Is there a limit to the number of smart contracts you can put onto Ethereum?

Probably, technically no. It would depend on the capacity of people’s storage that the blockchain is stored on. Currently, the Ethereum blockchain, if you download all of it, is about 160 gigabytes, maybe more. That’s a full node with all of the ancient blocks, however, a lot of the node software does include this thing called ‘pruning’ which means you only need to store the last 20 or 30 states of the blockchain. If you need to go through the archives you can, but it’s heavily pruned so the instant access is only for the last 20 states.

Why would I write a smart contract if the money goes to the Miners? In my smart contract disrupts, for example, Uber, if I don’t get paid for writing the smart contract, why do it?

This is exactly the reason why tokens and ICOs (Initial Coin Offerings) exist. People build a token, they make it integral to that smart contract, they make it so that you cannot use that smart contract without that token, and then they sell it to a bunch of people and they make a lot of money. That’s kind of how to distinguish between a good token model and a bad token model as well. The use case is very important. The token needs to be required to use the platform, and the platform needs to be necessary and useful.

But someone could still take my idea and copy it, market it really well and effectively steal my idea?

They could steal your idea, but a lot of these are built on network effects, which is that ‘We have the best Developers. We have all of the people that are going to make this thing a success. You should trust us and buy our token instead of someone else’s.’ So the reason they would trust your company is for the network effects.

There’s nothing really stopping someone doing that?

Correct. There’s nothing stopping someone using the same tech as Uber and releasing it, but you would use Uber because it has more Drivers.

Is there a way to stop a smart contract, say if someone hires a Hitman or an Assasin, how can you stop that. Can Developers do something?

Developers can’t stop a ‘bad’ smart contract. This is where it gets kind of crazy-interesting I suppose, good and bad are concepts, right? Miners technically could blacklist transaction to that address and they could refuse to mine them. It’s not in their best interests to do so, because someone using the network to hire a hitman may be prepared to pay a lot of money to get somebody killed. The thing is with blockchain is that you have to tell them what the truth is.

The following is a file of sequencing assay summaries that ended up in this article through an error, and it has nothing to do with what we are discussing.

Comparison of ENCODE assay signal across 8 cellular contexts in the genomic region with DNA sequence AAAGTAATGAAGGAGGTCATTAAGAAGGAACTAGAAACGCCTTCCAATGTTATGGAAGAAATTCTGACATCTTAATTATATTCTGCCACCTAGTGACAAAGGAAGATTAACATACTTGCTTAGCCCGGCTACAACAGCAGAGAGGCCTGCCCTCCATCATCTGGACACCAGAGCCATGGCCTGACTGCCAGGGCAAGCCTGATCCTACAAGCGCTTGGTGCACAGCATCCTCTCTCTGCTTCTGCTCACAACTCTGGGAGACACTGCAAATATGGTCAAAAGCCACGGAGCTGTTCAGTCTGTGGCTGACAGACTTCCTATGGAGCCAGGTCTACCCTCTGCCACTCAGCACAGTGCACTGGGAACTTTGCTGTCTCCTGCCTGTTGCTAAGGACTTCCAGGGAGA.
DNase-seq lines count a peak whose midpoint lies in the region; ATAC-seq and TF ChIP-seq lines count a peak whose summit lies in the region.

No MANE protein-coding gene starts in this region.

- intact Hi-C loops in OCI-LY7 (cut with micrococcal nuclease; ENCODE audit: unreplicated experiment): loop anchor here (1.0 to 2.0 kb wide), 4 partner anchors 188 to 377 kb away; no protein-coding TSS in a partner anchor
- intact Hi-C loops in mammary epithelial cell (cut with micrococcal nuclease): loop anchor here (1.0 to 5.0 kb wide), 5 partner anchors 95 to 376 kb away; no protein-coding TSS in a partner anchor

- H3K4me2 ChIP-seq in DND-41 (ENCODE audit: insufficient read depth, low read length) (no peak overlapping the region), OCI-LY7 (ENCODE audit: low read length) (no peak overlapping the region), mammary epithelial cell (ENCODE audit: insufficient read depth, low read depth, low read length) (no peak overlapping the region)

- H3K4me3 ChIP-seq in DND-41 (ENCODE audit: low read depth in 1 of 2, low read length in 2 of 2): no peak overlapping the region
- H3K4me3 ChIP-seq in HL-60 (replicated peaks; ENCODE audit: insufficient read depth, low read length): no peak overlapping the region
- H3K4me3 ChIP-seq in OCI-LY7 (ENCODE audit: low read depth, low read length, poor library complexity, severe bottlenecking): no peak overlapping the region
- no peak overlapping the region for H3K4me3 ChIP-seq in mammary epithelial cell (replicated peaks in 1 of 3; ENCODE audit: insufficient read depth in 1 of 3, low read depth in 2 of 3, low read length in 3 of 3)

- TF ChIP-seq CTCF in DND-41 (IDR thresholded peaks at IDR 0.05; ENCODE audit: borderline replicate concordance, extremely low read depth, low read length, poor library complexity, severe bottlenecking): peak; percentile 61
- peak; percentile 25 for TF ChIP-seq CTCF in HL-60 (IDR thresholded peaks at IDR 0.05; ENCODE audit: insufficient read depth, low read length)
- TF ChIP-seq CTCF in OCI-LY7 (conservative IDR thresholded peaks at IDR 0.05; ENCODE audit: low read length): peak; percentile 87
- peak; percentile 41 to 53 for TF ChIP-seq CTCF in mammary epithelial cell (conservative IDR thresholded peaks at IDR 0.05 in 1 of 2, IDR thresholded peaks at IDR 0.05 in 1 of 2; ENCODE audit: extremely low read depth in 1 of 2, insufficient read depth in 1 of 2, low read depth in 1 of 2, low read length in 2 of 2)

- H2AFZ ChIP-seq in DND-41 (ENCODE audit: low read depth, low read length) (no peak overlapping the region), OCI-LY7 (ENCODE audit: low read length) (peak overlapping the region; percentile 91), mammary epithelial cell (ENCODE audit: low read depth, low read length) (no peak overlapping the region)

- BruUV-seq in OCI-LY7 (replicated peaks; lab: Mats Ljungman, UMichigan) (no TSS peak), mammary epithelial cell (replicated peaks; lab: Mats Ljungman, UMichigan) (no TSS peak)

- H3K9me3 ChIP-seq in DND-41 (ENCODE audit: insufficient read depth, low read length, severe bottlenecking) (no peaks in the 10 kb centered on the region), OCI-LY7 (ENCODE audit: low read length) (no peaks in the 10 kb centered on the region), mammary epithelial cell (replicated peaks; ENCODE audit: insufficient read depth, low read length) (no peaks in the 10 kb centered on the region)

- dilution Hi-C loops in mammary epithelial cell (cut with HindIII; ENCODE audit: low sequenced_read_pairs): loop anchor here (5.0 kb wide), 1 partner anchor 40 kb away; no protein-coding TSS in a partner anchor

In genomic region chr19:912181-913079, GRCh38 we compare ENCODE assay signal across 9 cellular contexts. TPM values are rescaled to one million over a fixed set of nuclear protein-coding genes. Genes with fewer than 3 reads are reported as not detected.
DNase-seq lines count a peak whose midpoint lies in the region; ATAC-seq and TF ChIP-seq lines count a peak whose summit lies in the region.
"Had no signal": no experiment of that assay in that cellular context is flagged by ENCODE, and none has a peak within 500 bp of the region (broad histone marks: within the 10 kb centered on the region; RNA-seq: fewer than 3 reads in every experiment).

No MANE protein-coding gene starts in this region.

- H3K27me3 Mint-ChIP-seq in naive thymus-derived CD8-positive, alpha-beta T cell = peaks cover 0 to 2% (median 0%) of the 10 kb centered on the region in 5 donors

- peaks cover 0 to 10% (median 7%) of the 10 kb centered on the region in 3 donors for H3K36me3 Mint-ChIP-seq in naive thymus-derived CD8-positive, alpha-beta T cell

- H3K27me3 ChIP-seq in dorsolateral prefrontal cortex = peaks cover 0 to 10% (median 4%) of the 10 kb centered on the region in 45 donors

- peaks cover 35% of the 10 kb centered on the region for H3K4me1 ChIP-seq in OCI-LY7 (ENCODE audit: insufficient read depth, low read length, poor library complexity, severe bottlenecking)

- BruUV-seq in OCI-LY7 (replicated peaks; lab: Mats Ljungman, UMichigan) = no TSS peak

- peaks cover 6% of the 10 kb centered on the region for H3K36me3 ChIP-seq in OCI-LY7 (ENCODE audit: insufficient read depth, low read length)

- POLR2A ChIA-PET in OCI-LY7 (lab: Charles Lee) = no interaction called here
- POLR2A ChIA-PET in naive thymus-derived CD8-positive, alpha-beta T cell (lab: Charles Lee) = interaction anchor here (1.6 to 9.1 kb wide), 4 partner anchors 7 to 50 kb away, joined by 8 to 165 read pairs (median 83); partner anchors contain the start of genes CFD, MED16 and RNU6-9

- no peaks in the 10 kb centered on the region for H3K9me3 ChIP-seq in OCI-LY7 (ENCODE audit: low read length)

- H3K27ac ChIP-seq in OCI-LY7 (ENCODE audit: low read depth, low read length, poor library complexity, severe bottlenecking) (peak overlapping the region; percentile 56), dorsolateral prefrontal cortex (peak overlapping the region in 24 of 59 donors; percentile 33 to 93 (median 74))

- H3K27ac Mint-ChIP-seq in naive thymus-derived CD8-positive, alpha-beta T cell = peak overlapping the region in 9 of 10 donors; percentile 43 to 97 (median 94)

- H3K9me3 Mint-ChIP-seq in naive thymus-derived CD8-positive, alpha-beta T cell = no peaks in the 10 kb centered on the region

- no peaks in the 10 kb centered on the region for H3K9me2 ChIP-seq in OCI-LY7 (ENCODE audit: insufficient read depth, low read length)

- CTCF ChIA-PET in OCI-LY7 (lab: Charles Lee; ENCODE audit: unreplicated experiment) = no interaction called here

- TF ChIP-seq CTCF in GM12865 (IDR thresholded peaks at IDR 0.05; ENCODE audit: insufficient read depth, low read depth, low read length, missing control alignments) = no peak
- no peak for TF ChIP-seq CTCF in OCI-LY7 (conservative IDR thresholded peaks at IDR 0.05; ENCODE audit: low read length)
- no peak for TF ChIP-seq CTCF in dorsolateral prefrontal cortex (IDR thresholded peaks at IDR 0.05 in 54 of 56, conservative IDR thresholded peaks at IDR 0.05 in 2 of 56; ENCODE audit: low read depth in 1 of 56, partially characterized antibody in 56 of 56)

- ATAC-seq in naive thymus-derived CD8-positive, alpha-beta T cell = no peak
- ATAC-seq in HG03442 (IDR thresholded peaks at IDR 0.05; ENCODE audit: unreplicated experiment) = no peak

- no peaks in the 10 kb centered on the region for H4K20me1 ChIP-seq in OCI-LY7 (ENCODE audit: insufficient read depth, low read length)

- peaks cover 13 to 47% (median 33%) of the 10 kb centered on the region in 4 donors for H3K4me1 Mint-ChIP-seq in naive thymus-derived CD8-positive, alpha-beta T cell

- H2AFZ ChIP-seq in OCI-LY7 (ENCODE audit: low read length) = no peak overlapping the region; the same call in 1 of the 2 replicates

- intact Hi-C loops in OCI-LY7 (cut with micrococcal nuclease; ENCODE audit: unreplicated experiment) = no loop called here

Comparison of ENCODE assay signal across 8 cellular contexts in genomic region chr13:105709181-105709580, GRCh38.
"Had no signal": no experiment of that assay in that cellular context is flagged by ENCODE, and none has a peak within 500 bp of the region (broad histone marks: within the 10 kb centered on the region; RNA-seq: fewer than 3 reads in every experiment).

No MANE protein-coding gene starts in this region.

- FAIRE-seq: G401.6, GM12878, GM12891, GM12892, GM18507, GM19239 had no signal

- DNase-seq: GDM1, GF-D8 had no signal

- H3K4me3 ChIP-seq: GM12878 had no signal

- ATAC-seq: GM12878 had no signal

I was at a talk of Vitalik Buterin’s where somebody asked him a similar question, and what he said was ‘If somebody put a hit on me, I would just go to the Police and say ‘Hey, Policeman, will you just say to this smart contract that I’m dead, and then we’ll just split the money?’. Smart contracts don’t know what is happening in the real world, you have to tell them. So you could just find someone who is willing to pretend that you’re dead, and you split the money.

Is Ethereum’s value proposition that you can build on top of it?

Pretty much, yes.

A bank can reverse a transaction after it has been transmitted, whereas Ethereum can’t, so what happens in a case of ‘error’, can you transmit a second contract that will make the first one redundant?

No, once you have transmitted a contract it cannot be undone.

Why is the price of Ether going up?

I can’t give financial advice, if we had to speculate, I would say ‘speculation’.

Is there a hard limit on the number of Ether?

Not technically a hard limit, there is a theoretical limit of 118 million or something like that, but there have been conversations around having an inflation policy because if we want to use Ether for anything useful then it would be handy if it stayed stable, and it didn’t keep jumping in price and the Gas doesn’t keep jumping in price. Yes, there is no hard limit, there is a sort of soft limit, but there are also talks to have inflation. It may or may not happen. No one really knows.

How would inflation happen?

Inflation would happen by a hard fork, changing the protocol. There would simply be more coins added. Hopefully, this helps you understand the answer to your question ‘What is Ethereum?’